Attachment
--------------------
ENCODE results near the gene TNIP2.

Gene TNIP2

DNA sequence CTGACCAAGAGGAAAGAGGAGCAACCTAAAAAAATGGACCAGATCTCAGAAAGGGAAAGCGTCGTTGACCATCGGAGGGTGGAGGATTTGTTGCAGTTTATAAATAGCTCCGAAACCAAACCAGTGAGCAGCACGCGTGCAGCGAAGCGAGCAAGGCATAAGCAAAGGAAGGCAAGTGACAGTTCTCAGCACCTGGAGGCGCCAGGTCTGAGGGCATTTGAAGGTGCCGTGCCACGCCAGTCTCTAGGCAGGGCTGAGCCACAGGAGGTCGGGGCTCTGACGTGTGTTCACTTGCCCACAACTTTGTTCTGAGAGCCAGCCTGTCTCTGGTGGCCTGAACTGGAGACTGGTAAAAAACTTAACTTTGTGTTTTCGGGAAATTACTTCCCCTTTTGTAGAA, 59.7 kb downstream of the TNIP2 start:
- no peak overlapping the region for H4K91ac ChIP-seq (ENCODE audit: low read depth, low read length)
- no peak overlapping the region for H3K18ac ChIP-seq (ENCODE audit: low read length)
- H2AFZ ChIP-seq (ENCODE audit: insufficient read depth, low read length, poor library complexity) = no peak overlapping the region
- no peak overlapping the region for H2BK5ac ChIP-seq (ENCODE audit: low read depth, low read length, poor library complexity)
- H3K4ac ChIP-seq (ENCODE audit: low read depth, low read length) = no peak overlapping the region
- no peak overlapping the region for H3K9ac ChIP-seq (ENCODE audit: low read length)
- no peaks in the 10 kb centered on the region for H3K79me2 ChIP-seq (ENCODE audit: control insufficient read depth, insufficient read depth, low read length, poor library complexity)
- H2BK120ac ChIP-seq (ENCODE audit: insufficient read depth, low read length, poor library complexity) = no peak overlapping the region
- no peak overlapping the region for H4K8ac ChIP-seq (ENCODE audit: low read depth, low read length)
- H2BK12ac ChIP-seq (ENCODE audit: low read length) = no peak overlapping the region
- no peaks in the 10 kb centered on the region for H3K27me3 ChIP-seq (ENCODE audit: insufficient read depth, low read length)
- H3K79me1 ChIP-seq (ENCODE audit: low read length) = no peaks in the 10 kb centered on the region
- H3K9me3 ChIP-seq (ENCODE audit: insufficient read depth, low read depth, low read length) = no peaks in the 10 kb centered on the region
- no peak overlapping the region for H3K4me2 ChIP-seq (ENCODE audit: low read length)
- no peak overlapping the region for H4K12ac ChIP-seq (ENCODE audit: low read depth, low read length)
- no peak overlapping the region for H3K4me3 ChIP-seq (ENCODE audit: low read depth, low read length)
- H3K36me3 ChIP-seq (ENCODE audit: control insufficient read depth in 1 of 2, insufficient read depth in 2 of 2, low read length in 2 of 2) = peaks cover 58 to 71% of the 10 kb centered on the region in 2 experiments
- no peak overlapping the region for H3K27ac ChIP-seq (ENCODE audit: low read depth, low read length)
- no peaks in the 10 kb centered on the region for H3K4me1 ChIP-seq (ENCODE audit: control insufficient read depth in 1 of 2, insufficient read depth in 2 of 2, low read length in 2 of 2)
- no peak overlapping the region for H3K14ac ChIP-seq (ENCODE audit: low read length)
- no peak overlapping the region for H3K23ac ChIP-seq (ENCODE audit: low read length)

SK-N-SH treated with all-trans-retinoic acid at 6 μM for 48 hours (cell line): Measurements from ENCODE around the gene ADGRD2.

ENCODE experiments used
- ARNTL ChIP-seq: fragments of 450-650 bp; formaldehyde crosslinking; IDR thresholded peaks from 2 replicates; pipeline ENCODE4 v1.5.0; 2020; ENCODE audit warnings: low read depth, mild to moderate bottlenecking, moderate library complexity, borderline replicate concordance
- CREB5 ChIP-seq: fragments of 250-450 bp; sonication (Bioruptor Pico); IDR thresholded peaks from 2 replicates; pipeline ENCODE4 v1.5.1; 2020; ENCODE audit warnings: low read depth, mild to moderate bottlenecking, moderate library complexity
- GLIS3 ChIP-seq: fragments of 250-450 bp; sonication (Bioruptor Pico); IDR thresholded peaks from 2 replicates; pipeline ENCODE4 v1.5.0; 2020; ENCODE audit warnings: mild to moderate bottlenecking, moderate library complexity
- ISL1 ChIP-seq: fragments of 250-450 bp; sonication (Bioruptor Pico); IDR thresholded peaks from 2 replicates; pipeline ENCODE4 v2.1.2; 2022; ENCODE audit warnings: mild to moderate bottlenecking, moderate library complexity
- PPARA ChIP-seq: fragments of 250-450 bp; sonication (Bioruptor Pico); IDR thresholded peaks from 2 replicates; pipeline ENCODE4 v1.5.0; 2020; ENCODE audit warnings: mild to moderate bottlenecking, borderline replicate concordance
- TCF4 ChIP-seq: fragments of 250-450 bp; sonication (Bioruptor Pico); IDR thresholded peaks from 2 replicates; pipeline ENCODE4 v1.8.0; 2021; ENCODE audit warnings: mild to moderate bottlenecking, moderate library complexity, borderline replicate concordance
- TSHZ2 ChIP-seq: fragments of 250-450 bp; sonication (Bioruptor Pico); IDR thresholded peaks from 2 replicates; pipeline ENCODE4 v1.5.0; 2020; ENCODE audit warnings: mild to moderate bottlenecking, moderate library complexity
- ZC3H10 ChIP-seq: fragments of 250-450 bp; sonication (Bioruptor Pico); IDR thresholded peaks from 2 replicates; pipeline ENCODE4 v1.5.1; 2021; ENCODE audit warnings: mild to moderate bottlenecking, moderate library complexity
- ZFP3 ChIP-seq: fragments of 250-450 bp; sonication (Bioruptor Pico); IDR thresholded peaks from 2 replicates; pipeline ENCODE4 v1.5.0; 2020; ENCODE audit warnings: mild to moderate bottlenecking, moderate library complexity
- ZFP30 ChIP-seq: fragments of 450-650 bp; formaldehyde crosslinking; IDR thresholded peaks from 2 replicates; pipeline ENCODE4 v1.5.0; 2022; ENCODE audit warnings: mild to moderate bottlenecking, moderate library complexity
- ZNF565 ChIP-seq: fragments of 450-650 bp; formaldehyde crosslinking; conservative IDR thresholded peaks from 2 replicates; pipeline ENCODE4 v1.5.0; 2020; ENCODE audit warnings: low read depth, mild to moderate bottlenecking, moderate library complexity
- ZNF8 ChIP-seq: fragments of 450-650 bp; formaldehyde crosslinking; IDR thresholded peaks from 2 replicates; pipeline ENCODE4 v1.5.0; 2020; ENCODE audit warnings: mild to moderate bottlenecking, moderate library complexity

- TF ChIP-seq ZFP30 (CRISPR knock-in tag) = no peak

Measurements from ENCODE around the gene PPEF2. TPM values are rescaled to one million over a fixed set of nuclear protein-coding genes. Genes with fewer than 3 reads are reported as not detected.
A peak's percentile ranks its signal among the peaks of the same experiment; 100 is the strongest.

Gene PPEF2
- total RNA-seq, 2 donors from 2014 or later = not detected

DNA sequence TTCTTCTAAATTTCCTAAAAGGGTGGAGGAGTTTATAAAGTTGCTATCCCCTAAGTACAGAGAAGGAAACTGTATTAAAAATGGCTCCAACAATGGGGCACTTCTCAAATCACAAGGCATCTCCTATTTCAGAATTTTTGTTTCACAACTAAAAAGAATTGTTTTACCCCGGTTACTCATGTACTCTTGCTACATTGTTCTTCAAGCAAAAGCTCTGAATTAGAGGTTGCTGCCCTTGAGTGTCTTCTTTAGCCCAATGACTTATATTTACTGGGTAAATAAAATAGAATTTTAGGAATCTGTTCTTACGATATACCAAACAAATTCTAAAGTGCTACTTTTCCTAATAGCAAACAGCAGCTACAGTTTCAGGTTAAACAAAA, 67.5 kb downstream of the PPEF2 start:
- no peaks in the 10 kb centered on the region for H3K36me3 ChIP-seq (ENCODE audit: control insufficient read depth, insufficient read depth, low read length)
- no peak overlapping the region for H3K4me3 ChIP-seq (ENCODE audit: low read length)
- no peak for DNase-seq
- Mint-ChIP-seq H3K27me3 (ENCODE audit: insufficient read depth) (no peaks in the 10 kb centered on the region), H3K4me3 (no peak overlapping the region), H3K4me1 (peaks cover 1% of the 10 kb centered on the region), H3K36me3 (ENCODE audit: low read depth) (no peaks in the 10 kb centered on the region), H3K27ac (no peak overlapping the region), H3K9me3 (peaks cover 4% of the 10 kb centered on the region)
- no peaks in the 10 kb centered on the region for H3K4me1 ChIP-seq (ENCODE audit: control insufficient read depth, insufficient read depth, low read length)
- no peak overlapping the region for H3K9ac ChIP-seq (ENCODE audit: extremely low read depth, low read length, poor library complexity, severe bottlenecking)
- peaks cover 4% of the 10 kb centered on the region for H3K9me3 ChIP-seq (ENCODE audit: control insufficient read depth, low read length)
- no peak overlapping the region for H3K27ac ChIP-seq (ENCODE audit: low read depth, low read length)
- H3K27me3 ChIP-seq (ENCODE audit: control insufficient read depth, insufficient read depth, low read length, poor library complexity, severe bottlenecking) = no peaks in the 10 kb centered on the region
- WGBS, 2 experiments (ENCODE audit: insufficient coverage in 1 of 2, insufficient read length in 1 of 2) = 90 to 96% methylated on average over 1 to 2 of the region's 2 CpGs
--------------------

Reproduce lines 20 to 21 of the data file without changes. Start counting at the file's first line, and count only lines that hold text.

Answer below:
- H3K36me3 ChIP-seq (ENCODE audit: control insufficient read depth in 1 of 2, insufficient read depth in 2 of 2, low read length in 2 of 2) = peaks cover 58 to 71% of the 10 kb centered on the region in 2 experiments
- no peak overlapping the region for H3K27ac ChIP-seq (ENCODE audit: low read depth, low read length)